Light Simnel Cake is not as heavy as a traditional fruit cake, but has all the flavour and fruit – and lots of marzipan. Make for Mothering Sunday or Easter
Light Simnel Cake
Simnel Cake was traditionally taken by servant girls to their mothers on Mothering Sunday, which falls three weeks before Easter. It’s usually a fruit cake with a layer of almond paste, or marzipan, in the middle and another on top. It’s decorated with 11 balls of marzipan, one for each disciple – apart from Judas Iscariot, who is persona non grata at this point.
Simnel Cake can also be more of a general Easter cake – to celebrate the end of Lent and the return to eggs and sugar – and this light version is ideal for either occasion.
Although any fruit cake will do, there are some ingredients that make this a special cake:
Marzipan, or almond paste, is an essential part of a Simnel Cake. You could make the marzipan (1 quantity is what you need), or you can buy it, in which case you need about 1kg. Any leftover can be kept in the fridge for a week or so until needed next, made into shapes like petit fours – or Marzipan Stars – or it’s a good excuse to make some Simnel Cupcakes. You can use more or less of the amount you have, depending on how much you like marzipan.
To get the right sized circles for inside and the top of the cake, I put the ball of marzipan on a silicone baking mat so it won’t stick, and pat with the flat of my hand until it’s about the right size and shape. Then I put a baking parchment circle of the right size on top and use a rolling pin to correct the shape. If you want to be exact, roll the marzipan a bit bigger than the parchment circle and use a knife to cut out the shape.
I’ve used cherries, raisins and candied peel, soaked in brandy, but you can use any combination of dried fruit that you like (or have in the cupboard). Similarly, you can use any spirit for soaking the fruit. The alcohol will be burned off in cooking so the cake won’t contain any, but the flavour will remain.
I’ve kept the flavouring lighter than I would in a Christmas Cake with less mixed spice, plus the zest of an orange and some juice to add a bit of zing. Really, it’s all about the fruit and feeling that spring is on the way, so nothing heavy is required!
- Kitchen Blow Torch – The easiest way to brown the top of a cake like this is with a blow torch, preferably one intended for the kitchen. If you are buying one, do make sure it has a safety catch so that it can’t be accidentally switched on. The flame wouldn’t come on anyway, but you don’t really want a cupboard full of butane gas.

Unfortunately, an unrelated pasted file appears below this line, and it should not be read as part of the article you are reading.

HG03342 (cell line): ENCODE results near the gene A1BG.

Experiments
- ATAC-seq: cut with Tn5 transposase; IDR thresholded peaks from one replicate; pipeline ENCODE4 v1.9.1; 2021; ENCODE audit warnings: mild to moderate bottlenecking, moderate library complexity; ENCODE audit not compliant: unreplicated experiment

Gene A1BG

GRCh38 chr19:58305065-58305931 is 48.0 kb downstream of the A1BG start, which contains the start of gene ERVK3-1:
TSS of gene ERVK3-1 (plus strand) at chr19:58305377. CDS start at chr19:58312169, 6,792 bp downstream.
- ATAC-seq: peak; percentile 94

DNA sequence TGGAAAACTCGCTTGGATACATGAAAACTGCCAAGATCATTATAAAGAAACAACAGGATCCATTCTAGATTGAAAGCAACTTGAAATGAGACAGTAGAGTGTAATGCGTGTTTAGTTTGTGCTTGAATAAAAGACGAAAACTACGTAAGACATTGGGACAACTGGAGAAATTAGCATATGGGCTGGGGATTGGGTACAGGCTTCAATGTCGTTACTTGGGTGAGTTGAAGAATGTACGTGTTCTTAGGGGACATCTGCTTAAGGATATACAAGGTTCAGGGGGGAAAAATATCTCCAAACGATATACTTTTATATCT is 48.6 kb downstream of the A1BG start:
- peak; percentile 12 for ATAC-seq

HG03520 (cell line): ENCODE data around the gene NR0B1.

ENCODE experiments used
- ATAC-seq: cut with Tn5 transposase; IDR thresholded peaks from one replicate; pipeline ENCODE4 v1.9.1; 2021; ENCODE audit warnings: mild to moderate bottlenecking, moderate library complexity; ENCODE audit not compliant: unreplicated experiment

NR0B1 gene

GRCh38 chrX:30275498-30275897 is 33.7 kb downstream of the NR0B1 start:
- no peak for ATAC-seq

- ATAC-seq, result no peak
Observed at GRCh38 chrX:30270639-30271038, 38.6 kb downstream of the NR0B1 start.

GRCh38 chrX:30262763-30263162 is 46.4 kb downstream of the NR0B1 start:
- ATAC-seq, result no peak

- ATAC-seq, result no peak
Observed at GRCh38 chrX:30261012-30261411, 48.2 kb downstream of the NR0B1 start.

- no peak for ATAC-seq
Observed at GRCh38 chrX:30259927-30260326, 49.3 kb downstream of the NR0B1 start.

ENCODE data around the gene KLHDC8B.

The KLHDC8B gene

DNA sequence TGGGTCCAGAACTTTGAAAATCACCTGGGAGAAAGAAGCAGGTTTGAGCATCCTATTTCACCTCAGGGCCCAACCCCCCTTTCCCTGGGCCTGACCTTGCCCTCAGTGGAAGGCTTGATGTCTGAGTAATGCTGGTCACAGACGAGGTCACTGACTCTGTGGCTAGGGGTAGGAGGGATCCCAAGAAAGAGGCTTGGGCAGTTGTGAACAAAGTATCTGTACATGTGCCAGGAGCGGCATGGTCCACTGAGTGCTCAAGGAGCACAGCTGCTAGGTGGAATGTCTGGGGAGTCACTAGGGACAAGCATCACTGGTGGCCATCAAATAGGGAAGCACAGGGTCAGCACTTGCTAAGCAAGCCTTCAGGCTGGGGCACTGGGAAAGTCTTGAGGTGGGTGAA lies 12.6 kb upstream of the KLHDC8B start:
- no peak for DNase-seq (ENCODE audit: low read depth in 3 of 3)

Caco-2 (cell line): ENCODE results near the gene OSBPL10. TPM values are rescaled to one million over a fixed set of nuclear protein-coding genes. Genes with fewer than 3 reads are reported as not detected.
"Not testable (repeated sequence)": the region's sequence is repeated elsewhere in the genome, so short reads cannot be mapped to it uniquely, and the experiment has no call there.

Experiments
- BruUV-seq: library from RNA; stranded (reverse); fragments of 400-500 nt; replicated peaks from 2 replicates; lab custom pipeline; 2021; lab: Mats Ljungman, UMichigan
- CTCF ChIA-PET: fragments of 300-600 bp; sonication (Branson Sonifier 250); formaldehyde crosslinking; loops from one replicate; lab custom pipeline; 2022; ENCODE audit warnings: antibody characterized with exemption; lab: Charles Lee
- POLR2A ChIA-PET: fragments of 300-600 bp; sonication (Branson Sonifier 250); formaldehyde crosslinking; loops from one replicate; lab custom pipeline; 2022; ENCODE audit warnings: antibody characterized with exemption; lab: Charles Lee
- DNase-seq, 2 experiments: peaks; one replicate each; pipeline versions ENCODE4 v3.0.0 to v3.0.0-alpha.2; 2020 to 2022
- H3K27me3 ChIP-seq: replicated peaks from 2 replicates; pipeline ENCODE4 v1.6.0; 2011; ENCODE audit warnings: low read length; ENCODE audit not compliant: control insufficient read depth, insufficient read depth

If you like this…
…Why don’t you try:
For a 17/18 cm (7 inch) round cake:
‘Revive’ the dried fruit:
- Wash, dry and halve the cherries
- Put the cherries, raisins, and candied peel in a dish with the brandy
- Heat in the microwave on MEDIUM for 3 minutes in total, stirring once or twice. Heat on HIGH for 30 seconds. Leave to stand for 30 minutes if possible
- Set the oven to 180°C/ 160°C fan/ gas mark 4/ 350°F
- Line the base of the tin with a baking parchment circle. Grease the tin (if it needs it) with butter paper (or a little butter on kitchen paper)
- Take ⅖ (about 400g) of the marzipan and roll it into a ball in your hands then flatten onto a prepared surface. Shape into a circle about the size of the tin, using your handsIf you use a silicone baking mat or magic liner then you won’t need any extra icing sugar
- Using a baking parchment circle as a template, roll the marzipan to fit. Cut off any excess
- Put the rest of the marzipan in the fridge to keep firm.
For the cake:
- Put all the ingredients, except the marzipan and dried fruit, in a food processor or mixer and mix until well combined. Scrape down and briefly mix again.(Butter, sugar, eggs, flour, ground almonds, salt, orange zest and juice)
- Mix the dried fruit in with a spoon so that it is well distributed
- Spoon half the mixture into the cake tin. Place the marzipan circle over the cake mixture. Spoon the rest of the cake mixture over the marzipan and smooth
- Cook for 1 hour 15 minutes or until a skewer comes out clean of cake mix.The marzipan will stick to the skewer, so check carefully
- Cool in the tin for 10 minutes then remove and put on a wire cooling rack.
For the topping:
- Using another ⅖ of the marzipan, make a second disc – as before, but cutting the edge more carefully
- Divide the remaining marzipan into 11 and fashion each piece into a ball
- Place the marzipan disc on top of the cake and crimp with your fingers if desired (or if the edges are ragged)
- Using a sharp knife, cut a diamond pattern into the marzipan. Position the balls evenly around the edge of the cake
- If you want a browned top, lightly brush beaten egg over the marzipan and put under a medium grill for a few minutes.
Everyday Cooks tips:
- Use any fruit or alcohol that you like to vary the flavour
- If your cake has dipped or peaked in the middle when it’s cooked, put a piece of baking parchment or a clean tea towel on a cooling rack and turn the cake upside down as it cools in the tin. When you turn it out of the tin keep it upside down, and by the time it’s cooled the top will usually be flat.
- If your cake top is below the surface of the tin, run a palette knife round the sides to loosen first so that the cake drops
- Storage – Light Simnel Cake keeps for up to a month in an airtight container in the fridge